In 2016, the Advisory Committee on Immunization Practices (ACIP) recommended that the nasal spray flu vaccine no longer be used due to concerns about its efficacy. Recommendations may change in the future, but at this time, FluMist is not recommended for use as a seasonal flu vaccine.

7
Jet Injected Flu Vaccine

The jet injected flu vaccine is administered using no needle at all. It is administered using a small medical device "that uses a high-pressure, narrow stream of fluid to penetrate the skin instead of a hypodermic needle," per the CDC.

This vaccine is trivalent—containing three strains of influenza—and is approved for use in adults between the ages of 18 and 64.

8
Egg Free Flu Vaccines

Gone are the days that people with egg allergies have to avoid flu vaccines. Recent studies show that nearly everyone with an egg allergy can still be vaccinated with a traditional flu vaccine. The chances of an allergic reaction to a flu vaccine are no higher in people with egg allergies than they are in people without egg allergy.

However, if you have any concern about the severity of your allergy or the possibility of an allergic reaction, there are flu vaccine options that are not grown in eggs at all and contain no egg protein.

There are recombinant flu vaccines that are both trivalent and quadrivalent. These vaccines are manufactured in a different way than other flu vaccines. They are able to be produced more quickly than traditional seasonal flu vaccines, making them a good option in the case of flu pandemics. Because they are not grown in eggs, they pose no risk for those with egg allergies. The Flublok trivalent and quadrivalent flu vaccines are approved for use in people age 18 and older.

Another egg-free flu vaccine is a quadrivalent flu vaccine that uses virus grown in cell culture. It is approved for use in people age 4 and up.

9
On The Horizon: Flu Vaccine Patch

Although it is not available to the public yet, clinical trials have been promising for a flu vaccine patch. This self-administered flu vaccine is placed on the arm like a sticker and removed minutes later. It contains hundreds of micro-needles that dissolve upon application.

The vaccine does not need to be refrigerated or administered by a trained medical professional like current flu vaccines do. The potential for home vaccination with this type of technology is exciting for health care providers, public health officials, and researchers alike.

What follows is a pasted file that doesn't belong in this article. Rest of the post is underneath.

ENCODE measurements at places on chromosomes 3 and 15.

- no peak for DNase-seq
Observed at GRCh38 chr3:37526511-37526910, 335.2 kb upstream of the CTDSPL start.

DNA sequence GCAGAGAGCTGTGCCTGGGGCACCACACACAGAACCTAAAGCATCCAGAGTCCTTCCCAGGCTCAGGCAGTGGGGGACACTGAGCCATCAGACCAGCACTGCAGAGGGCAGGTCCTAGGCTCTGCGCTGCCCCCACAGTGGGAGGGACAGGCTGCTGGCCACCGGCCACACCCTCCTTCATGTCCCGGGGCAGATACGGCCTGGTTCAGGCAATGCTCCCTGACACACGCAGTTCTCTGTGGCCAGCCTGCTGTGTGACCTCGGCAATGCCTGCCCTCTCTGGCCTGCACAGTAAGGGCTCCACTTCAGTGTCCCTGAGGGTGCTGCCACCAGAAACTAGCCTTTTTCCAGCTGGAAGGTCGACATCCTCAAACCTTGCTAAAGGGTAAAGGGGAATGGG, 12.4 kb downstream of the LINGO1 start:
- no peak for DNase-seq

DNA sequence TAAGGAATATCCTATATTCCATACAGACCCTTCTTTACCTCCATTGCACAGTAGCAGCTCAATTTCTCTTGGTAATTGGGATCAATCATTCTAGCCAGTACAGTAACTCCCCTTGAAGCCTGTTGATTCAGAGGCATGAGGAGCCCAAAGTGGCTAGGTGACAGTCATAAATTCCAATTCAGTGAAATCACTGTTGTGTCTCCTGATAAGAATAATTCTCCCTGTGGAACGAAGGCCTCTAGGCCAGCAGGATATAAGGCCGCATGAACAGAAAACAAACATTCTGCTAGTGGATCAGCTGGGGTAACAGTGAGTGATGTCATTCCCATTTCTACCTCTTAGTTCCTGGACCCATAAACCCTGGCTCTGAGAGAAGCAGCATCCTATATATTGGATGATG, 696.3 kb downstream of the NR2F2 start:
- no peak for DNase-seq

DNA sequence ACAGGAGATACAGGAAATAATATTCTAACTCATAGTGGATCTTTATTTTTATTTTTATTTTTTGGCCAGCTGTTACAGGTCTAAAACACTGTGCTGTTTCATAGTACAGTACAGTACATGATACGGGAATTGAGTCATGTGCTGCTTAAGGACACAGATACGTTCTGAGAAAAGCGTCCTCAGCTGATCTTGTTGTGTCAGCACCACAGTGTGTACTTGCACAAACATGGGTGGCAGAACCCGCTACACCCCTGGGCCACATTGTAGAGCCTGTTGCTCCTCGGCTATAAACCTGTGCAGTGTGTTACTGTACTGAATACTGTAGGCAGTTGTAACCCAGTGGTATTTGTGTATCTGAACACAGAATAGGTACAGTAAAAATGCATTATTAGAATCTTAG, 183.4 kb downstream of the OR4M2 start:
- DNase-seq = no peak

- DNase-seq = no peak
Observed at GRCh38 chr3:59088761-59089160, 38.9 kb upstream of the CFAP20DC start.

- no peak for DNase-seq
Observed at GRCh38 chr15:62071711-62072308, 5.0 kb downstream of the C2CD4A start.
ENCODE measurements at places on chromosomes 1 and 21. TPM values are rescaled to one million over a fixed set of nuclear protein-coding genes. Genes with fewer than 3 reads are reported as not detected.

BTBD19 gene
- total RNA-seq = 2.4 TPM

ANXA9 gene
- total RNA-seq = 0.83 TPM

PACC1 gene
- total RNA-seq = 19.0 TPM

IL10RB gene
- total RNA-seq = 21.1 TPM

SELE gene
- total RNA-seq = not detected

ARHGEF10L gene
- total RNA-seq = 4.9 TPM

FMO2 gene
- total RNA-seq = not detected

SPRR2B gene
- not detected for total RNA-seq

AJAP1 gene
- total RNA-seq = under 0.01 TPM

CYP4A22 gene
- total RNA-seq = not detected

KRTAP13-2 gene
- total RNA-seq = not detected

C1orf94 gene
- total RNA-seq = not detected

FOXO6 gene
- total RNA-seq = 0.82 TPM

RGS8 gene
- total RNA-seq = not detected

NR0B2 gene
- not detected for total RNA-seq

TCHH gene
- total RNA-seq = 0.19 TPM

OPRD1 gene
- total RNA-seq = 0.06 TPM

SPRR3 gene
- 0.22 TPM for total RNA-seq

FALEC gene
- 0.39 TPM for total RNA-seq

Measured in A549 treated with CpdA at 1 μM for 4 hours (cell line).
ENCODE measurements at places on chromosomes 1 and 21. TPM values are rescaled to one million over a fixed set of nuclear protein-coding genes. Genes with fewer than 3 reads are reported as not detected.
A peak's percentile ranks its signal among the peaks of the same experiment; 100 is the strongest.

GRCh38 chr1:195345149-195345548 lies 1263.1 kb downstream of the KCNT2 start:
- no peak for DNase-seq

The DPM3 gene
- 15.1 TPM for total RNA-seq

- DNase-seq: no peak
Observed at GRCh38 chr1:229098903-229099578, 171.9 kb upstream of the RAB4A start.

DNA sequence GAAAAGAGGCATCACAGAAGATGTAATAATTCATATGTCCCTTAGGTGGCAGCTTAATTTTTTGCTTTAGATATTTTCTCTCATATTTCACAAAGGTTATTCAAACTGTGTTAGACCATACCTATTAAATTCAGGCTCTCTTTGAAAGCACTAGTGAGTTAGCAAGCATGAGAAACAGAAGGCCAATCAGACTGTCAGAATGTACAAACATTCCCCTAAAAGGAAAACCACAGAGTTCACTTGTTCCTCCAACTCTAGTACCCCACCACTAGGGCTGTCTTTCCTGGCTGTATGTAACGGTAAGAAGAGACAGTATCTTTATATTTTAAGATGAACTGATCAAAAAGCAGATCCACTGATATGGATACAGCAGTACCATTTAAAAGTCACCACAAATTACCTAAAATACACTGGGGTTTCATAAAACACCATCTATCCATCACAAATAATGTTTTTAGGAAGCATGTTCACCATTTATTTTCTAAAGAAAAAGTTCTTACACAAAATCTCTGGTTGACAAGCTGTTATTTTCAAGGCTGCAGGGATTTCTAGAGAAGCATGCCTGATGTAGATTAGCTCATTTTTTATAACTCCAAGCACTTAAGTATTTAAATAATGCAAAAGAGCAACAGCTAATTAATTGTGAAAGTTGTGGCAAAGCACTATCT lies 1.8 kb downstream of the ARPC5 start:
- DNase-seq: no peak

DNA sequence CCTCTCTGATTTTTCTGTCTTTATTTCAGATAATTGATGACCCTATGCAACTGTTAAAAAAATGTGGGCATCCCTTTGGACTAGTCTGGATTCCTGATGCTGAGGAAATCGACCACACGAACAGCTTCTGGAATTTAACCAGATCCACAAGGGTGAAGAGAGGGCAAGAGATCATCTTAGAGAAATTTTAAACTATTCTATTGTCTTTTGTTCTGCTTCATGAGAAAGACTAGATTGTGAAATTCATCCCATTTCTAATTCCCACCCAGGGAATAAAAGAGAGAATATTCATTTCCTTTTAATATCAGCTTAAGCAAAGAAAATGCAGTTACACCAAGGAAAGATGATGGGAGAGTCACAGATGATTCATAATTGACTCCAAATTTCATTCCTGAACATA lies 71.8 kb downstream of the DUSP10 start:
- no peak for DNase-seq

10
Future Possibilities: Universal Flu Vaccine

Current flu vaccine rates are dismally low despite the fact that health care providers and public health officials across the country and across the world recommend them. The fact that we have to get vaccinated every year and that vaccines have variable efficacy rates play a large role in those low rates.

People understandably don't want to take the time to get a vaccine that may or may not work. We have to make an educated guess each year about which strains of the flu may make people sick the following flu season. Sometimes we get it right and sometimes we don't.

There are multiple studies currently underway that could change the future of flu vaccines for all of us. Multiple groups of scientists are looking into how to develop flu vaccines so that they are more effective and don't have to be given every year because they would target a part of the influenza virus that doesn't change. Although this isn't possible yet, it could be available in the not too distant future.

A Word From Verywell

Although there are multiple options, not all of them are right for everyone. Each has specific circumstances that make you, your child, or other family member eligible for it. If you're interested in a particular vaccine option, discuss it with your healthcare provider.

View Article Sources
  • Advancing Toward a Universal Flu Vaccine | NIH: National Institute of Allergy and Infectious Diseases. https://www.niaid.nih.gov/research/universal-flu-vaccine.
  • CDC. Flu Vaccine and People with Egg Allergies. Centers for Disease Control and Prevention. http://www.cdc.gov/flu/protect/vaccine/egg-allergies.htm. Published September 2, 2016.
  • CDC. Key Facts About Seasonal Flu Vaccine. Centers for Disease Control and Prevention. https://www.cdc.gov/flu/protect/keyfacts.htm. Published October 30, 2017.
  • Influenza vaccines — United States, 2017–18 influenza season* | Seasonal Influenza (Flu) | CDC. https://www.cdc.gov/flu/protect/vaccine/vaccines.htm. Published October 17, 2017.